React.js is an open source JavaScript Library, sometimes referred to as ReactJS or simply React, that provides a view for data rendered as HTML. React views are typically rendered using components that contain additional components specified as custom HTML tags. React promises programmers a model in which subcomponents cannot directly affect enclosing components (“data flows down”); efficient upgrading of the HTML document when data changes; and a clean separation between components on a modern single-page application.


Simple and Declarative: React simply expresses how your app should look at any given point in time, and React will automatically manage all user interface updates when you’re underlying data changes. It is quite easy to create interactive User Interfaces as you can design simple views for each state in your application, and React will efficiently update and render just the right components when your data changes. Declarative views make your code more predictable and easier to debug.

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One Way Data Flow: React uses a mechanism which is expressed as “properties flow down, actions flow up”. This is a mechanism where properties, a set of immutable values, are passed to a component’s rendered as properties in its HTML tag. A component cannot directly modify any properties passed to it but can be passed call back functions that do modify values.

Virtual DOM makes it awesome for SEO: React creates an in-memory data structure cache, computes the resulting differences and then updates the browser’s displayed DOM efficiently. This allows the programmer to write code as if the entire page is rendered on each change while the React libraries only render subcomponents that actually change.

Architecture beyond HTML:  The basic architecture of React applies beyond rendering HTML in the browser. For example, Facebook has dynamic charts that render to <canvas> tags and Netflix and PayPal use isomorphic loading to render identical HTML on both the serving client. These applications are based on React.js and this is what makes these operations possible.

Ability to Build Composable Components: You can build encapsulated components that manage their own state and then compose them to make User Interfaces. Since component logic is written in JavaScript instead of templates, you can easily pass rich data through your app and keep the state out of the DOM. React is all about building reusable components. In fact, with React the only thing you do is build components. Since they are so encapsulated, components make the code reusable, testing and separation of concerns easy.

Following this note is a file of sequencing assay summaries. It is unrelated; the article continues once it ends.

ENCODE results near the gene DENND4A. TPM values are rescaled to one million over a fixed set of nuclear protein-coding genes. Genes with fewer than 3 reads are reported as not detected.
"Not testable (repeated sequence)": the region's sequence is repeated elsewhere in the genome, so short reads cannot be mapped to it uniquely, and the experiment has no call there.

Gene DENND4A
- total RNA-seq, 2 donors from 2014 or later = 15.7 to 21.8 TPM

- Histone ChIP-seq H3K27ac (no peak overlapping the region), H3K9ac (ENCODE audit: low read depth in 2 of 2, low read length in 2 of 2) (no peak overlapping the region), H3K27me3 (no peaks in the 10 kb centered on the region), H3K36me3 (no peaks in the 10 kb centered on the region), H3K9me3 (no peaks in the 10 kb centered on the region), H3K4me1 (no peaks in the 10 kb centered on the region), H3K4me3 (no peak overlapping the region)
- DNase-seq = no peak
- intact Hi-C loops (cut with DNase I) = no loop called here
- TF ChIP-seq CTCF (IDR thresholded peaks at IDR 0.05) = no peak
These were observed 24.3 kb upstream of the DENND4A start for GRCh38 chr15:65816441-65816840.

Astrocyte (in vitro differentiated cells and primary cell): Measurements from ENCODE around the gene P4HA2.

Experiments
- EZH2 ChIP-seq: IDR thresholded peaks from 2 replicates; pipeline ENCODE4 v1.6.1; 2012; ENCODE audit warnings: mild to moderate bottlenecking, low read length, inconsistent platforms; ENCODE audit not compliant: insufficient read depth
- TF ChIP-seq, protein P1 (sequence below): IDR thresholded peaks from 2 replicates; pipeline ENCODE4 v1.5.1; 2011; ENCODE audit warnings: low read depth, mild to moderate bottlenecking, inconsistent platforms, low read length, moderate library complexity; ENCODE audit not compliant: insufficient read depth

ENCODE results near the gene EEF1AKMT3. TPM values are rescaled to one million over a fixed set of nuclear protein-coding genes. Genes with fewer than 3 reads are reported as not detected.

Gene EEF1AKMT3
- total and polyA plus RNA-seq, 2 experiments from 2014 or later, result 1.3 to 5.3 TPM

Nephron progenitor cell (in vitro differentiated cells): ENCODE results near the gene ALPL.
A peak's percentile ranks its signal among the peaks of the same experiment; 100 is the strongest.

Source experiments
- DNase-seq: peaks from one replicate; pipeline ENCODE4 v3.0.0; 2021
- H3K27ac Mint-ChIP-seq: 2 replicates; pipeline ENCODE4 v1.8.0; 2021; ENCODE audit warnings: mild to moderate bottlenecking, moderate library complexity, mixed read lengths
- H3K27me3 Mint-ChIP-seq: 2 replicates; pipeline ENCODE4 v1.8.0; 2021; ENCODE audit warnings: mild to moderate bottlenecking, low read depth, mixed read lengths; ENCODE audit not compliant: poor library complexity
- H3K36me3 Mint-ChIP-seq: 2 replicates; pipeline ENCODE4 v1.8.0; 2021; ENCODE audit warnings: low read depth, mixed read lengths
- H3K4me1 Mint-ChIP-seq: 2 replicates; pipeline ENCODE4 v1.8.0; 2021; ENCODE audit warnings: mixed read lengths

Easy to Update: The beauty of REeact.js really shines when your data changes over time.  It takes a different approach which is based on the process called “reconciliation”. This is an approach that makes it easier to build apps because the re-render is so fast (around 1ms for TodoMVC), the developer does not need to explicitly specify data bindings.

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Does not use Templates: React approaches building user interfaces differently, as opposed to web application user interfaces that are traditionally built using templates of HTML directives, it breaks them into components (i.e. it uses a real, full featured programming language to render views). This is seen as an advantage as by unifying your makeup with its corresponding view logic, React can actually make views easier to extend and maintain.

It is not an MVC framework: React is a library for building composable user interfaces. It encourages the creation of reusable User Interface components which present data that changes over time.

ReactJS is maintained by Instagram, Facebook, and a community of individual developers and corporations. Websites such as Imgur, Netflix, Bleacher Report, Feedly, Airbnb, SeatGeek, HelloSign and others are currently using React according to JavaScript analytics service Libscore. As of March 2016, React is among the top two open-source projects by number of tsars by GitHub and React is the 6th most starred project of all time on GitHub.

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